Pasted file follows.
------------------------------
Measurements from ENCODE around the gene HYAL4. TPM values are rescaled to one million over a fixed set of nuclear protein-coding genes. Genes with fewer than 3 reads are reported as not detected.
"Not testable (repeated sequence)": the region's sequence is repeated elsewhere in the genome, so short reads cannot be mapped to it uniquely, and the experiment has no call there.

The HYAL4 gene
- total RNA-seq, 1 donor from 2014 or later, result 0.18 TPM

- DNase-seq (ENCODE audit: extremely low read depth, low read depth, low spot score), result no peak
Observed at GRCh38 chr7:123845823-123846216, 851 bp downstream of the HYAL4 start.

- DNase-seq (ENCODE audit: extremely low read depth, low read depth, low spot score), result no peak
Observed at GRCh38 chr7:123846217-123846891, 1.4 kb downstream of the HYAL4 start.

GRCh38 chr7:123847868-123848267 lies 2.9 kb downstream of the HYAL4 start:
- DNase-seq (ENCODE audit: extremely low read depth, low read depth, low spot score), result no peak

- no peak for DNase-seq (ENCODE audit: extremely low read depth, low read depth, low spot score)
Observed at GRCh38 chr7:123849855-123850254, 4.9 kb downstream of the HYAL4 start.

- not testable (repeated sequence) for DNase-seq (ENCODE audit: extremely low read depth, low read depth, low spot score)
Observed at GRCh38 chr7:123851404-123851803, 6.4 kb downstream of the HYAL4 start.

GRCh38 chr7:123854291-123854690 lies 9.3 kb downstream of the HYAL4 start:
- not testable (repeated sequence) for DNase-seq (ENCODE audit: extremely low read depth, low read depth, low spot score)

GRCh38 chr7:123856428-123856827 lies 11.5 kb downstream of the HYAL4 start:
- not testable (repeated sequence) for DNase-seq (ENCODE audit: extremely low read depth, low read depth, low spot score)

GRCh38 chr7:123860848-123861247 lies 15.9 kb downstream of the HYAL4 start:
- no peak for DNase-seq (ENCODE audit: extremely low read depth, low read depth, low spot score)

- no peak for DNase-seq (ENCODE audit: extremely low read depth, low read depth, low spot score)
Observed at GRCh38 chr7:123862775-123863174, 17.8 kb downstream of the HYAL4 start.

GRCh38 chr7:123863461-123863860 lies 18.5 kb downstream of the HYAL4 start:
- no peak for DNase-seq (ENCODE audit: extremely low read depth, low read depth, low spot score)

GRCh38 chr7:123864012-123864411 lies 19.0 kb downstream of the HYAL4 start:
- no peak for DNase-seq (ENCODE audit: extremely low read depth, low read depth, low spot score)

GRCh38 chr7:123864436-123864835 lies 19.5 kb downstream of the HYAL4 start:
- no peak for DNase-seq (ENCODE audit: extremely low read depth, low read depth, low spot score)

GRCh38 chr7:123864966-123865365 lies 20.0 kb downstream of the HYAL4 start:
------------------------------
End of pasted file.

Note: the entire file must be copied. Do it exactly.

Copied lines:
Measurements from ENCODE around the gene HYAL4. TPM values are rescaled to one million over a fixed set of nuclear protein-coding genes. Genes with fewer than 3 reads are reported as not detected.
"Not testable (repeated sequence)": the region's sequence is repeated elsewhere in the genome, so short reads cannot be mapped to it uniquely, and the experiment has no call there.

The HYAL4 gene
- total RNA-seq, 1 donor from 2014 or later, result 0.18 TPM

- DNase-seq (ENCODE audit: extremely low read depth, low read depth, low spot score), result no peak
Observed at GRCh38 chr7:123845823-123846216, 851 bp downstream of the HYAL4 start.

- DNase-seq (ENCODE audit: extremely low read depth, low read depth, low spot score), result no peak
Observed at GRCh38 chr7:123846217-123846891, 1.4 kb downstream of the HYAL4 start.

GRCh38 chr7:123847868-123848267 lies 2.9 kb downstream of the HYAL4 start:
- DNase-seq (ENCODE audit: extremely low read depth, low read depth, low spot score), result no peak

- no peak for DNase-seq (ENCODE audit: extremely low read depth, low read depth, low spot score)
Observed at GRCh38 chr7:123849855-123850254, 4.9 kb downstream of the HYAL4 start.

- not testable (repeated sequence) for DNase-seq (ENCODE audit: extremely low read depth, low read depth, low spot score)
Observed at GRCh38 chr7:123851404-123851803, 6.4 kb downstream of the HYAL4 start.

GRCh38 chr7:123854291-123854690 lies 9.3 kb downstream of the HYAL4 start:
- not testable (repeated sequence) for DNase-seq (ENCODE audit: extremely low read depth, low read depth, low spot score)

GRCh38 chr7:123856428-123856827 lies 11.5 kb downstream of the HYAL4 start:
- not testable (repeated sequence) for DNase-seq (ENCODE audit: extremely low read depth, low read depth, low spot score)

GRCh38 chr7:123860848-123861247 lies 15.9 kb downstream of the HYAL4 start:
- no peak for DNase-seq (ENCODE audit: extremely low read depth, low read depth, low spot score)

- no peak for DNase-seq (ENCODE audit: extremely low read depth, low read depth, low spot score)
Observed at GRCh38 chr7:123862775-123863174, 17.8 kb downstream of the HYAL4 start.

GRCh38 chr7:123863461-123863860 lies 18.5 kb downstream of the HYAL4 start:
- no peak for DNase-seq (ENCODE audit: extremely low read depth, low read depth, low spot score)

GRCh38 chr7:123864012-123864411 lies 19.0 kb downstream of the HYAL4 start:
- no peak for DNase-seq (ENCODE audit: extremely low read depth, low read depth, low spot score)

GRCh38 chr7:123864436-123864835 lies 19.5 kb downstream of the HYAL4 start:
- no peak for DNase-seq (ENCODE audit: extremely low read depth, low read depth, low spot score)

GRCh38 chr7:123864966-123865365 lies 20.0 kb downstream of the HYAL4 start: